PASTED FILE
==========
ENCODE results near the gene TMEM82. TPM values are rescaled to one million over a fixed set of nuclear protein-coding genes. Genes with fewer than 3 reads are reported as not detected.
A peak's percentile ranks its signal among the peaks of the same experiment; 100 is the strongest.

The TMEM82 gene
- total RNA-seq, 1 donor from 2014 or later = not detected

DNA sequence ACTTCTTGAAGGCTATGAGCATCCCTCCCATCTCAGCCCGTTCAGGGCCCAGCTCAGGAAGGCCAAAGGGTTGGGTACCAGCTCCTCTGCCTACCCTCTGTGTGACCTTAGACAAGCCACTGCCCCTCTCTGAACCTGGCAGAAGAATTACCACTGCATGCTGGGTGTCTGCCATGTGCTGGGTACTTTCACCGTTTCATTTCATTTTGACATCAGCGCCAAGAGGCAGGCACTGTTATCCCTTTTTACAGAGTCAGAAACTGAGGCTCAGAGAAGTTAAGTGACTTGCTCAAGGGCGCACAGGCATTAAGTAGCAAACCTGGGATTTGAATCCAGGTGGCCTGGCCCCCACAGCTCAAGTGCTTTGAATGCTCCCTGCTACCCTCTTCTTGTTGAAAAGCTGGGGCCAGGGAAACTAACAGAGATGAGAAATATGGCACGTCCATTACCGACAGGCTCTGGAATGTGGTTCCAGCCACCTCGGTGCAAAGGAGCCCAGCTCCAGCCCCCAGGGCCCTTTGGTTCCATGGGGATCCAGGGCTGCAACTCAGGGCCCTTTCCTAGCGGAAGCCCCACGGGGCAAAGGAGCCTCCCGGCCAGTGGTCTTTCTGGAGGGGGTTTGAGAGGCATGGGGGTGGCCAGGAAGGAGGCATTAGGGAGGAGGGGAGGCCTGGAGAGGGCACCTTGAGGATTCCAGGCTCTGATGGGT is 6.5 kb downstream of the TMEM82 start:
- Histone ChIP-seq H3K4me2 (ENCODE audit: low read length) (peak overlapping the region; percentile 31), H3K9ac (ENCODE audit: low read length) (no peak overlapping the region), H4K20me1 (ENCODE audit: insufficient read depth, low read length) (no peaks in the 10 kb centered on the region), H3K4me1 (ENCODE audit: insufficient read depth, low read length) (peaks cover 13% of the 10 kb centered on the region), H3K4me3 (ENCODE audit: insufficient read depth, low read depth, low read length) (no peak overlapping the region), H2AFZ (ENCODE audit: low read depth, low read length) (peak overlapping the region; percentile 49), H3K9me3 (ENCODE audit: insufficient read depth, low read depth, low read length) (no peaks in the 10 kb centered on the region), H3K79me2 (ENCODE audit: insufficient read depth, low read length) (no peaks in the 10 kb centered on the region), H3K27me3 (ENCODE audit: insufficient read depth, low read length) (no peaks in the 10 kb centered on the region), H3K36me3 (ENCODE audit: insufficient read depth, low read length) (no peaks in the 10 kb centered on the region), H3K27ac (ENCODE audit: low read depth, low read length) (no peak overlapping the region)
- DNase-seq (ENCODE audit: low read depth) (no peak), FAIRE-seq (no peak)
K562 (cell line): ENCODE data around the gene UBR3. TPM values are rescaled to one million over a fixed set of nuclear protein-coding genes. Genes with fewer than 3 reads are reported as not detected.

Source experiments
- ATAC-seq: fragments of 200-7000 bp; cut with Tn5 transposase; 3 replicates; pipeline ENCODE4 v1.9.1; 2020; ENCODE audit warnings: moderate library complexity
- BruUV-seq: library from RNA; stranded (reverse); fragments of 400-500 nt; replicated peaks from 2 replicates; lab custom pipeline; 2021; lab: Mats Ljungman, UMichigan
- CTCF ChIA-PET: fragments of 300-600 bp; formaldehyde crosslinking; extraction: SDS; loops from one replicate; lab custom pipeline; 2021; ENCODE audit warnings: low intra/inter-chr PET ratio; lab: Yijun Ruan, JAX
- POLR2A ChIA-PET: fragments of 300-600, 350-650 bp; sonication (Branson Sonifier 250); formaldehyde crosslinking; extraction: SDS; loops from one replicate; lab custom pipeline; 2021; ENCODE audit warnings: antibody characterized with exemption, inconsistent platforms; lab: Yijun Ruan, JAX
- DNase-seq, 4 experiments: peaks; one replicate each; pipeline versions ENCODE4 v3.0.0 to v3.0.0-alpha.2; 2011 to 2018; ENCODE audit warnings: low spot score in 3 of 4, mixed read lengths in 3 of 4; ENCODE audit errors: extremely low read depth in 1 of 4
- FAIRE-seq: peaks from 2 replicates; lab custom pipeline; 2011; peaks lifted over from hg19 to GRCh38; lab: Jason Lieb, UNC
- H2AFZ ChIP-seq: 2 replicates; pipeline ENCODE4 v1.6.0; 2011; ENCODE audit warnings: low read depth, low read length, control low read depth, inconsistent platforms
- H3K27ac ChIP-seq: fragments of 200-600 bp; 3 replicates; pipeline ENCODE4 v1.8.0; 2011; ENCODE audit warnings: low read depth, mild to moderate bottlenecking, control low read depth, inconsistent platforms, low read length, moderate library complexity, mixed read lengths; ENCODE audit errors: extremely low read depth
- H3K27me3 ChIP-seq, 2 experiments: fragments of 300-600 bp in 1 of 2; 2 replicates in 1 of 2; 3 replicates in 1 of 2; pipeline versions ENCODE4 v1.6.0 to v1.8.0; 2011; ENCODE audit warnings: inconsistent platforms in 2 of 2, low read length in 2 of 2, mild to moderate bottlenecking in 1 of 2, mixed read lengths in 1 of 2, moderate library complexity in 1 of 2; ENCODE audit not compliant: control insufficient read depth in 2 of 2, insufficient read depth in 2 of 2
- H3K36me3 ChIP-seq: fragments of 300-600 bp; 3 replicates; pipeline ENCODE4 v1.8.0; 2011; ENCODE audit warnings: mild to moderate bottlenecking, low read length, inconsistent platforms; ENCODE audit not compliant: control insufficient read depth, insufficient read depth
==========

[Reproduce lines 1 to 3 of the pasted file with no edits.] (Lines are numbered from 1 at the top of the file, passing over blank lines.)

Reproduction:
ENCODE results near the gene TMEM82. TPM values are rescaled to one million over a fixed set of nuclear protein-coding genes. Genes with fewer than 3 reads are reported as not detected.
A peak's percentile ranks its signal among the peaks of the same experiment; 100 is the strongest.

The TMEM82 gene